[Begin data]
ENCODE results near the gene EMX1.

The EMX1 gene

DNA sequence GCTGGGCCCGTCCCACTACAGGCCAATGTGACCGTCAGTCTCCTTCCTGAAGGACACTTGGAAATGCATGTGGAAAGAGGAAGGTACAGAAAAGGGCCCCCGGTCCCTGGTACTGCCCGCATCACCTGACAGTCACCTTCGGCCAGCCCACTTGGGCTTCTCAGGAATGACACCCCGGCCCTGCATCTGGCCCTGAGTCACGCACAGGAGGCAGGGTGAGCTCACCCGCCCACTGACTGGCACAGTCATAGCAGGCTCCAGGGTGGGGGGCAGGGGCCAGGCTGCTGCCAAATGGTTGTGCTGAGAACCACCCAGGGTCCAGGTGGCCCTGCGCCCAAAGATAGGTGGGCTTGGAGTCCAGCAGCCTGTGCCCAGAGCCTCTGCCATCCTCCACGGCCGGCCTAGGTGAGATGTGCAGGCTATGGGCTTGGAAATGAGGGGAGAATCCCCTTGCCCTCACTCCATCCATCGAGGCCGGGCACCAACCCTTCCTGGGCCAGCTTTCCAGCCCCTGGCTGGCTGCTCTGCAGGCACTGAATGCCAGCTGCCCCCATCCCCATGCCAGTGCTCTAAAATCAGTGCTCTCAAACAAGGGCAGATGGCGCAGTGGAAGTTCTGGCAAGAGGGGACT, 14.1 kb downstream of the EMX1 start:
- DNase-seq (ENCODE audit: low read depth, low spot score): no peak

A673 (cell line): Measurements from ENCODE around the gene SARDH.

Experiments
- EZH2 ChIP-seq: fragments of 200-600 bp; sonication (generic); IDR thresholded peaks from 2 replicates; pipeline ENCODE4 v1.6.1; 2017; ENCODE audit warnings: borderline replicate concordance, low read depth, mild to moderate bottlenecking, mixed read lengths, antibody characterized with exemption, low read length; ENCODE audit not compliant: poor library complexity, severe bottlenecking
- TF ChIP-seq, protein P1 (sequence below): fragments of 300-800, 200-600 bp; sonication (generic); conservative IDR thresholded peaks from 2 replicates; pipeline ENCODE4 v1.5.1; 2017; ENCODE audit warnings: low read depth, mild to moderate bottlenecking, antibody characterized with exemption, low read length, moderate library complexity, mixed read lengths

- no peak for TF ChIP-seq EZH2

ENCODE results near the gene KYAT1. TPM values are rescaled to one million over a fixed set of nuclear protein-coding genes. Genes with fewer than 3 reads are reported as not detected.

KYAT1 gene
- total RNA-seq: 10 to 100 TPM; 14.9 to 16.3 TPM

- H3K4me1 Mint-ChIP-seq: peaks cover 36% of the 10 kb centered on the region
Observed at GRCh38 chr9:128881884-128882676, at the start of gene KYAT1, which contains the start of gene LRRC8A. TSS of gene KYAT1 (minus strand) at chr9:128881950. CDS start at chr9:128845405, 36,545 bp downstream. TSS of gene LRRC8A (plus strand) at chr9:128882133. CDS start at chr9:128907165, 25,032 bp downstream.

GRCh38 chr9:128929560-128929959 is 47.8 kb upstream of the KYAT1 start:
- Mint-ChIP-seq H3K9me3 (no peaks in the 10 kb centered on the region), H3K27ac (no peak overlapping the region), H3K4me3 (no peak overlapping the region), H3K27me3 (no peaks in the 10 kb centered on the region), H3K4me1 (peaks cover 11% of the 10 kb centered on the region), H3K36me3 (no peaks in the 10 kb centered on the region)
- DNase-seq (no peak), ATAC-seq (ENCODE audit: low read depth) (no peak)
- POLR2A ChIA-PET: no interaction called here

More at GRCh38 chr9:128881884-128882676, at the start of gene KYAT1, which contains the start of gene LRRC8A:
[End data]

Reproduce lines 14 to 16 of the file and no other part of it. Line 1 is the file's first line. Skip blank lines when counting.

Observed at GRCh38 chr9:128881884-128882676, at the start of gene KYAT1, which contains the start of gene LRRC8A. TSS of gene KYAT1 (minus strand) at chr9:128881950. CDS start at chr9:128845405, 36,545 bp downstream. TSS of gene LRRC8A (plus strand) at chr9:128882133. CDS start at chr9:128907165, 25,032 bp downstream.

GRCh38 chr9:128929560-128929959 is 47.8 kb upstream of the KYAT1 start:
- Mint-ChIP-seq H3K9me3 (no peaks in the 10 kb centered on the region), H3K27ac (no peak overlapping the region), H3K4me3 (no peak overlapping the region), H3K27me3 (no peaks in the 10 kb centered on the region), H3K4me1 (peaks cover 11% of the 10 kb centered on the region), H3K36me3 (no peaks in the 10 kb centered on the region)